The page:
A "short term memory".

A Cache is a (relatively) tiny amount of (relatively) fast memory, which is used to accelerate access to (relatively) slow memory by temporarily storing frequently accessed parts of the data from the slow memory in the fast memory. This is called "caching". Accesses to data are transparently checked for whether the requested location has been stored in the Cache, ie whether it is "cached". If so, the request can be satisfied from the fast memory, providing a significant time savings. This is called a "cache hit". Failure to do so is called a "cache miss".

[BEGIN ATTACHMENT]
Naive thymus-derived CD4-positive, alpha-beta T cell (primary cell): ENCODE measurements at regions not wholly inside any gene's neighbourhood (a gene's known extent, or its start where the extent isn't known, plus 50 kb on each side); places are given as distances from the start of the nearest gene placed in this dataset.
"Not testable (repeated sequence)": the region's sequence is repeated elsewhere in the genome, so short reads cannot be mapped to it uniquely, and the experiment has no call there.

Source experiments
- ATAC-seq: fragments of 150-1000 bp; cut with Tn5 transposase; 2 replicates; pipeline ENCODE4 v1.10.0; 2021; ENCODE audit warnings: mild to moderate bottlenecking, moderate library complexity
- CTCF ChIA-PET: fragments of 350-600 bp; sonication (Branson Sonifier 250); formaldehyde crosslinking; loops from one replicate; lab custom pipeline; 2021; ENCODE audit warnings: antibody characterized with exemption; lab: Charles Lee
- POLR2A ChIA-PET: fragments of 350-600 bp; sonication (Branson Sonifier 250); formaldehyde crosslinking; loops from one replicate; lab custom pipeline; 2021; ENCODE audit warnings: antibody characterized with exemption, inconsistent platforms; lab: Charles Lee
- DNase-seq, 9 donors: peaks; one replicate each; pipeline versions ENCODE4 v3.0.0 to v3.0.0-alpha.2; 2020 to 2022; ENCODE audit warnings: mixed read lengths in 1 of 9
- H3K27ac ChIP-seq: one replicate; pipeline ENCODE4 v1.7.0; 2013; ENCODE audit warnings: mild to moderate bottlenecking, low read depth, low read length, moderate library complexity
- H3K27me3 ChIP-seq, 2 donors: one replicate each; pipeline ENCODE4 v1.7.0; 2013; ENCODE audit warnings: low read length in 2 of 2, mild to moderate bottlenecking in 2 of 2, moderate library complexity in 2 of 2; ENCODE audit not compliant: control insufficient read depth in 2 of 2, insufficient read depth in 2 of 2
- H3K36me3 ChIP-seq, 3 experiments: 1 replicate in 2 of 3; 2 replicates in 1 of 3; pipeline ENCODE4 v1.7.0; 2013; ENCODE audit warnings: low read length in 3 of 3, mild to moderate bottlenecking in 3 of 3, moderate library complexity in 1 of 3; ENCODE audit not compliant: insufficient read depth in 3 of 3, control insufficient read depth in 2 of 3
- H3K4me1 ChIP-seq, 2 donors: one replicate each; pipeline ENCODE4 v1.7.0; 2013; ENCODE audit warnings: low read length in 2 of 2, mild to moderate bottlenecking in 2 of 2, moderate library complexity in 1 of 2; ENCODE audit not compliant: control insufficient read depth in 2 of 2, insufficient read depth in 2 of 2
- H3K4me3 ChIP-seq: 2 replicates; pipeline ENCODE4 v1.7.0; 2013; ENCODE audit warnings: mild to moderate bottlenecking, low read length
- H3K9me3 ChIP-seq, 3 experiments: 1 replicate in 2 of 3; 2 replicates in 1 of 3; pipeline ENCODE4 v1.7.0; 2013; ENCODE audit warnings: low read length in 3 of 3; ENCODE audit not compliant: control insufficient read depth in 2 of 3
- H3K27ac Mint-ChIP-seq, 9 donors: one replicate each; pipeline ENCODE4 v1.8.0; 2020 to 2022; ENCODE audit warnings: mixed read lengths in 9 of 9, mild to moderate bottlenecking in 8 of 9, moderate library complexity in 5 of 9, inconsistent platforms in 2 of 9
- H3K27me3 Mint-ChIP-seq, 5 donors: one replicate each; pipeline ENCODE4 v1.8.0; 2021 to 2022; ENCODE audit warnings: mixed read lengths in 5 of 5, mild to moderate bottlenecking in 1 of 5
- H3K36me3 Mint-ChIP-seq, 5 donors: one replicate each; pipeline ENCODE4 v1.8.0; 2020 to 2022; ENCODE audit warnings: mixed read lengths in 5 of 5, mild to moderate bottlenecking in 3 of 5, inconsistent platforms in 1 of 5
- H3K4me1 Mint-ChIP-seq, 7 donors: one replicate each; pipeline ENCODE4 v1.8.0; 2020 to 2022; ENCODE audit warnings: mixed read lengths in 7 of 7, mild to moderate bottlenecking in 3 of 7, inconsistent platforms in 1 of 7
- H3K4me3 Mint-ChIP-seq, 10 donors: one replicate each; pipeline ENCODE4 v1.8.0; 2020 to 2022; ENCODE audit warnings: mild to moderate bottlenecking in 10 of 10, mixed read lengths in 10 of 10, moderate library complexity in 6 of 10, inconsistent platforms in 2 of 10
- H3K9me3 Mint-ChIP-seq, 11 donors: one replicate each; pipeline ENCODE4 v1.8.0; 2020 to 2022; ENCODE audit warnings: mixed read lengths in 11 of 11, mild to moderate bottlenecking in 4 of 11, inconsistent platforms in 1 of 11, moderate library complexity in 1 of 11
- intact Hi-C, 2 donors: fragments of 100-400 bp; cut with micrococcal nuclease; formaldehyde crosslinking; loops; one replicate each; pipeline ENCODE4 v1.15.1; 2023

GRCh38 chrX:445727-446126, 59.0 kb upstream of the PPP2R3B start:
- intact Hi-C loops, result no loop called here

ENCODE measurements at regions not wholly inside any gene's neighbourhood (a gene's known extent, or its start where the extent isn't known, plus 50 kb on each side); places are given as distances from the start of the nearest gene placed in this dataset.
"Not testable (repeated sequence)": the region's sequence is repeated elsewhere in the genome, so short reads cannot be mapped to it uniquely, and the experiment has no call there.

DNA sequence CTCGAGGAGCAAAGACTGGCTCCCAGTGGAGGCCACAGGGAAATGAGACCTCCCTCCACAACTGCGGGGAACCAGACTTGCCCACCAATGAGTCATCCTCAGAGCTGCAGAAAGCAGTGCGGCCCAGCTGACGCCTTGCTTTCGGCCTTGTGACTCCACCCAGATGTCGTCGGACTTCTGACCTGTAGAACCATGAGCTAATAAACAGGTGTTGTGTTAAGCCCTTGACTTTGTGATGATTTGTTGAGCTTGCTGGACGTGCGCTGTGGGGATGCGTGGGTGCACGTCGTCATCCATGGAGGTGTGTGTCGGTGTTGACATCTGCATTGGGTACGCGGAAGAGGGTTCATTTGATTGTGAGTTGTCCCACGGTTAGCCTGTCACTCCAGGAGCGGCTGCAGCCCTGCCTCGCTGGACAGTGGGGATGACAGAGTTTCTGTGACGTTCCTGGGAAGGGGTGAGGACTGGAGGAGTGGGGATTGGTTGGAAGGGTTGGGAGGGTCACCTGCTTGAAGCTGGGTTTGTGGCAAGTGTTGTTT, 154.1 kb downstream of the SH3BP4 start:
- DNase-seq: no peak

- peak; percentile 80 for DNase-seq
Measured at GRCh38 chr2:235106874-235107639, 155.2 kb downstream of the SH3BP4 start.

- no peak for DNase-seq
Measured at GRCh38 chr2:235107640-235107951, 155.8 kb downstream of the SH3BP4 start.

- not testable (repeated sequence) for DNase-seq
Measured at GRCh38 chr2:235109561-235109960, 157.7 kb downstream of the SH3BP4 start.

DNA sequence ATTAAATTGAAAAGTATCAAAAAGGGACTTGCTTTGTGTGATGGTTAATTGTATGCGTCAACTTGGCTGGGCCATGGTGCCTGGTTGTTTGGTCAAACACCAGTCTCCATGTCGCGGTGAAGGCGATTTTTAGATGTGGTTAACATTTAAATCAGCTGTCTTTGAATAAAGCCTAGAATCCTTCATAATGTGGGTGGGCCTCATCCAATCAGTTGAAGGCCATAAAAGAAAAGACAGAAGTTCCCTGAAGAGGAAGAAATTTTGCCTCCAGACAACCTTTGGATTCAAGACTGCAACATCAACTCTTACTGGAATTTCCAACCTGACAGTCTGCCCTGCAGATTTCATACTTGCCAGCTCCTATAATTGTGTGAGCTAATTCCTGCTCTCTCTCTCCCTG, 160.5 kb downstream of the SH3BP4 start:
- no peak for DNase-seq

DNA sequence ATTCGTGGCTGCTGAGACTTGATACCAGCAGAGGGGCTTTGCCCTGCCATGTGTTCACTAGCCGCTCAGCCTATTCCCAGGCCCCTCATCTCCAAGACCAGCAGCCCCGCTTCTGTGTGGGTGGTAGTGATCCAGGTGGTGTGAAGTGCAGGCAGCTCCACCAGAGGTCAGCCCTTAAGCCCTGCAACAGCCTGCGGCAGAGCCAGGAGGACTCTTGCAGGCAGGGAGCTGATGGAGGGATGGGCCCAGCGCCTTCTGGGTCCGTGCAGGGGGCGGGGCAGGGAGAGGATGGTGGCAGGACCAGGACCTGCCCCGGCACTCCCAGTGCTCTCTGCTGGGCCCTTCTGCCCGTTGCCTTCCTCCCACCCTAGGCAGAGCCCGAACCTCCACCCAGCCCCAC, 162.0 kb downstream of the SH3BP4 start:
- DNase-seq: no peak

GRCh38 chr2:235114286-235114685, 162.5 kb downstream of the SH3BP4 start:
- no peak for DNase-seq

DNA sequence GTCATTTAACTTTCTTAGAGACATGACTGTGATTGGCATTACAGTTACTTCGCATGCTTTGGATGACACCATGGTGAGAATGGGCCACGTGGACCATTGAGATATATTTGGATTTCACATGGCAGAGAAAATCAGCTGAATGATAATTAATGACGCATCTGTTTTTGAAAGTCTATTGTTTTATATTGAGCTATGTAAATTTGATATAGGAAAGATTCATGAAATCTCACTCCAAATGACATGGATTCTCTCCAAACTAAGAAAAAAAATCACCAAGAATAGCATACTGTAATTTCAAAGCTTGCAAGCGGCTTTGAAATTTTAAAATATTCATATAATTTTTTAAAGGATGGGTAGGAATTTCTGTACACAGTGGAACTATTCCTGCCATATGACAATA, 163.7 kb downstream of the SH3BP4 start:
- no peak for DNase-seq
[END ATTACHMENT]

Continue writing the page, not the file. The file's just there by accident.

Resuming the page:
F.ex, in the case of a HardDisk Cache in RAM, a cache hit is about 1,000 faster than having to actually access the HardDisk. In the case of a CPU's memory Cache, the disparity is not quite so huge, but a cache miss is still 30 - 100 times slower than a cache hit. Because the clock speed of CPUs is increasing at much faster rates than that of DRAM, current CPUs have up to 3 layers of Caches, each slower (and therefor cheaper) but much larger than the previous level. This way, only about 1-3% of all memory accesses actually have to be served directly from DRAM.

Many different strategies for various concerns in cache handling (such as how to reduce caching overhead, which elements to expire and when in order to cache other locations, and so on). See WriteThrough, WriteBack, LRU, LFU, and ReadAhead.